Modest employment of about 3,000 have however been created from current efforts to further process diamond in the in terms of further cutting and polishing. This is however still not adequate to deal with the current employment challenges especially among the youth.

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The  Bulb World CEO selected for Africa’s prestigious award

22nd July 2021

The Bulb World Chief Executive Officer (CEO) and entrepreneur, Ketshephaone Jacob has been selected as a 2021 Top 50 Africa’s Business Hero.

Jacob was chosen from a pool of 12,000 applicants – many of whom are highly-skilled and accomplished entrepreneurs.

Africa’s Business Hero, sponsored by technology entrepreneur, Jack Ma, aims to identify, support and inspire the next generation of African entrepreneurs who are making a difference in their local communities, working to solve the most pressing problems, and building a more sustainable and inclusive economy for the future.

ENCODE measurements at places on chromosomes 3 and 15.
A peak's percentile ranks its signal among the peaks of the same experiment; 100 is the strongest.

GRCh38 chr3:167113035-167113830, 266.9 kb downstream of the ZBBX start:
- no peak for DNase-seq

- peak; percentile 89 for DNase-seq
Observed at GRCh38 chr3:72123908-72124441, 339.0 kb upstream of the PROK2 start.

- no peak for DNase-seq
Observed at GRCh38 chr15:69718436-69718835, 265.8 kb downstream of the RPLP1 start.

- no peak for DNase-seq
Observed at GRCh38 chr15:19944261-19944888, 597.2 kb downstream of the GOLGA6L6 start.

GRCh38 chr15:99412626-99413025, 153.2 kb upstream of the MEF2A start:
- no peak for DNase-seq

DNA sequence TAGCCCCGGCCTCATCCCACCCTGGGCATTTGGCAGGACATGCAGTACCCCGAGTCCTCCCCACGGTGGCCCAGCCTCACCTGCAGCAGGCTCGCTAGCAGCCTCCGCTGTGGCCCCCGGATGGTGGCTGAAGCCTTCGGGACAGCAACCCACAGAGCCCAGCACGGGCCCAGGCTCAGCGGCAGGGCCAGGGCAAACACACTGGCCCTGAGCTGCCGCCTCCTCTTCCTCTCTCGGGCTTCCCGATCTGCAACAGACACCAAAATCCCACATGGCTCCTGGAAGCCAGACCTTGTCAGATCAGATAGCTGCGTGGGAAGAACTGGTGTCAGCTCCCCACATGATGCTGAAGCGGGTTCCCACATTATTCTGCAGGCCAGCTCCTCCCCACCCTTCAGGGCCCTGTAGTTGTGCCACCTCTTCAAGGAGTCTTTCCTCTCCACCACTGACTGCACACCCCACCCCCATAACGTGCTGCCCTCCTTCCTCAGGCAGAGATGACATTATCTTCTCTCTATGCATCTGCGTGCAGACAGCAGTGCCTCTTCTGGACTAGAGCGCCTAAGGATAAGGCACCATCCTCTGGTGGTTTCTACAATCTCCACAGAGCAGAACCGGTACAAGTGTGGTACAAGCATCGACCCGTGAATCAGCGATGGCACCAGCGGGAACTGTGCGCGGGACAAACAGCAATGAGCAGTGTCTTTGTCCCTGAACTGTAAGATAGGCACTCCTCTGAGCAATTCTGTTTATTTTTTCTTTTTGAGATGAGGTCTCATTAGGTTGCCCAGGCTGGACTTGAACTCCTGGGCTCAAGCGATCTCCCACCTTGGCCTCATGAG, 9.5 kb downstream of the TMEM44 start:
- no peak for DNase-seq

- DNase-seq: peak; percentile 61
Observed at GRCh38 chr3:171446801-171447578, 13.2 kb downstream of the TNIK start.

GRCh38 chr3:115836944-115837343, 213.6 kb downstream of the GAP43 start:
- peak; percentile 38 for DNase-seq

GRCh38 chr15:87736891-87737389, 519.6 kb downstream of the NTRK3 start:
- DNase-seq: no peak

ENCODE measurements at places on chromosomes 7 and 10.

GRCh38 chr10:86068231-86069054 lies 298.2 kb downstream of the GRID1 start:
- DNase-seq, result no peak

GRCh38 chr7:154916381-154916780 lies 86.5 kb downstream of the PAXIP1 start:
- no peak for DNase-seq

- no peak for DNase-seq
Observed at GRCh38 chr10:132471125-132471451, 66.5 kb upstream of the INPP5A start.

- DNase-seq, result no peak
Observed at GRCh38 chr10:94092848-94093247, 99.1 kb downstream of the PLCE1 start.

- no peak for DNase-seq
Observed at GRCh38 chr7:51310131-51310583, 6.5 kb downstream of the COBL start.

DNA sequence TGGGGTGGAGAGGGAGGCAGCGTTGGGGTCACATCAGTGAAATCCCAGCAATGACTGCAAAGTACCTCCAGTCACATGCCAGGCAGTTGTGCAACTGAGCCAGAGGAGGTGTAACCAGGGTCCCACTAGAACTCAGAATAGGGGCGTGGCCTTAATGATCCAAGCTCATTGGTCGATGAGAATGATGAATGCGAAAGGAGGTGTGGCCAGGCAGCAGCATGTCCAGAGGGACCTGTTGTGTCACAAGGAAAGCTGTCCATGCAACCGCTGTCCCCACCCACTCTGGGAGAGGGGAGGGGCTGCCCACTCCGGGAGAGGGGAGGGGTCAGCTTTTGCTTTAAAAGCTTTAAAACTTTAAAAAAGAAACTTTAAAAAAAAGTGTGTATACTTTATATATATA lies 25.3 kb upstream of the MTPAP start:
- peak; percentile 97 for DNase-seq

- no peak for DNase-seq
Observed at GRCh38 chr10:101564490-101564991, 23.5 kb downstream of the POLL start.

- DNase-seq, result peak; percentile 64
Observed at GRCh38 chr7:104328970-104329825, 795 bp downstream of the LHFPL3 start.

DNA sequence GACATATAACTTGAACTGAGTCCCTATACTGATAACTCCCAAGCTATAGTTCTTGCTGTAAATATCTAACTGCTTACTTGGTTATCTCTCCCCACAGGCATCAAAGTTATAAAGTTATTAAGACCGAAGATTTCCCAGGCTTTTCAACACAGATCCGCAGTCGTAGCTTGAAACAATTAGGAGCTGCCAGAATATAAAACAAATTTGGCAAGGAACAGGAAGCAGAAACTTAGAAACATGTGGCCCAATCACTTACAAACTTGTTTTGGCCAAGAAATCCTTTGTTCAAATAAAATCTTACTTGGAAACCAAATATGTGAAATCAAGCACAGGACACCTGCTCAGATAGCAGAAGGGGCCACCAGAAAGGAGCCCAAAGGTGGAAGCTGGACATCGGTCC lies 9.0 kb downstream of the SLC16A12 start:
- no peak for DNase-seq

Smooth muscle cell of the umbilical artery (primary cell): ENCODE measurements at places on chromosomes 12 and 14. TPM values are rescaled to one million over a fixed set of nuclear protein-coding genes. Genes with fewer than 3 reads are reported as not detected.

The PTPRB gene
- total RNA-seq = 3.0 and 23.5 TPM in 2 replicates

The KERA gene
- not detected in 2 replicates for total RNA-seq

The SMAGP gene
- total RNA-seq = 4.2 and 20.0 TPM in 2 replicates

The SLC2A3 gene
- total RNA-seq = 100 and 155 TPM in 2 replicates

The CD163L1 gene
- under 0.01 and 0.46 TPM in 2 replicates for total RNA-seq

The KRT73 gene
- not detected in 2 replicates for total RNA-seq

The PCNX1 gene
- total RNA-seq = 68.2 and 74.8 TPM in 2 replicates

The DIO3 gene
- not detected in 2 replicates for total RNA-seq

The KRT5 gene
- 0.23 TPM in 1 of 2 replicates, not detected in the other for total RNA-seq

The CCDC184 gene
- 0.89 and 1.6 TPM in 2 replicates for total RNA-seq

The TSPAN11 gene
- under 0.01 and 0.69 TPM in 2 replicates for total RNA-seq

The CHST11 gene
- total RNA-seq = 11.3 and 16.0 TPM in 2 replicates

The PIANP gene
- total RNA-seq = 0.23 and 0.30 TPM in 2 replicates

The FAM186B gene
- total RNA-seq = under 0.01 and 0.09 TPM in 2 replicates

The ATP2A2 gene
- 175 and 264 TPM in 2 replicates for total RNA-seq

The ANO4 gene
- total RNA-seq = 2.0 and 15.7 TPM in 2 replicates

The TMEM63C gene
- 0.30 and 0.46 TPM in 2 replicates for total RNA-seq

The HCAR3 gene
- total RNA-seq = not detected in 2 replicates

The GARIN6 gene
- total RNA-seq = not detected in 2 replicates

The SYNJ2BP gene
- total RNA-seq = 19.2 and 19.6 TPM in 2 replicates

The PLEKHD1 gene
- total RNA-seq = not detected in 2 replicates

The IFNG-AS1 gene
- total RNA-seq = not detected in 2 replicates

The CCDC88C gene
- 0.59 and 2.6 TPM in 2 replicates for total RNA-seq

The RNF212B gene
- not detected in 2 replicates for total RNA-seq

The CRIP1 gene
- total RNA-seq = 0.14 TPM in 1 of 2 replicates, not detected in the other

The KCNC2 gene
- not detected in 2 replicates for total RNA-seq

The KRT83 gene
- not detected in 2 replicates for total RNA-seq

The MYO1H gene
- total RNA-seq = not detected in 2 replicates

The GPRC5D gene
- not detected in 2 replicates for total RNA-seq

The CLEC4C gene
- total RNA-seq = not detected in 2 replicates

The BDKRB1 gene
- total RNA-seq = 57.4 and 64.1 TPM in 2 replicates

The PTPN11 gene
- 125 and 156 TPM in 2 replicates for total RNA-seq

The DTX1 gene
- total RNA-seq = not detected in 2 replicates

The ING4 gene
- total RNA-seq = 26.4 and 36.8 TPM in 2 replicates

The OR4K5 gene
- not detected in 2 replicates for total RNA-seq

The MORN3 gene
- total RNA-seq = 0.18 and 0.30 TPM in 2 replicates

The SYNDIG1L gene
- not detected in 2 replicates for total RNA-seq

The initiative is as inclusive as possible and applications were open in English and French to entrepreneurs from all African countries, all sectors, and all ages who operate businesses formally registered and headquartered in an African country, and that have a 3 year-track record.

Every year, finalists are selected to compete in the ABH finale pitch competition and participate in a TV Show that will be broadcast online and across the continent.

The finalists will compete for a share of US $1.5 million in grant money.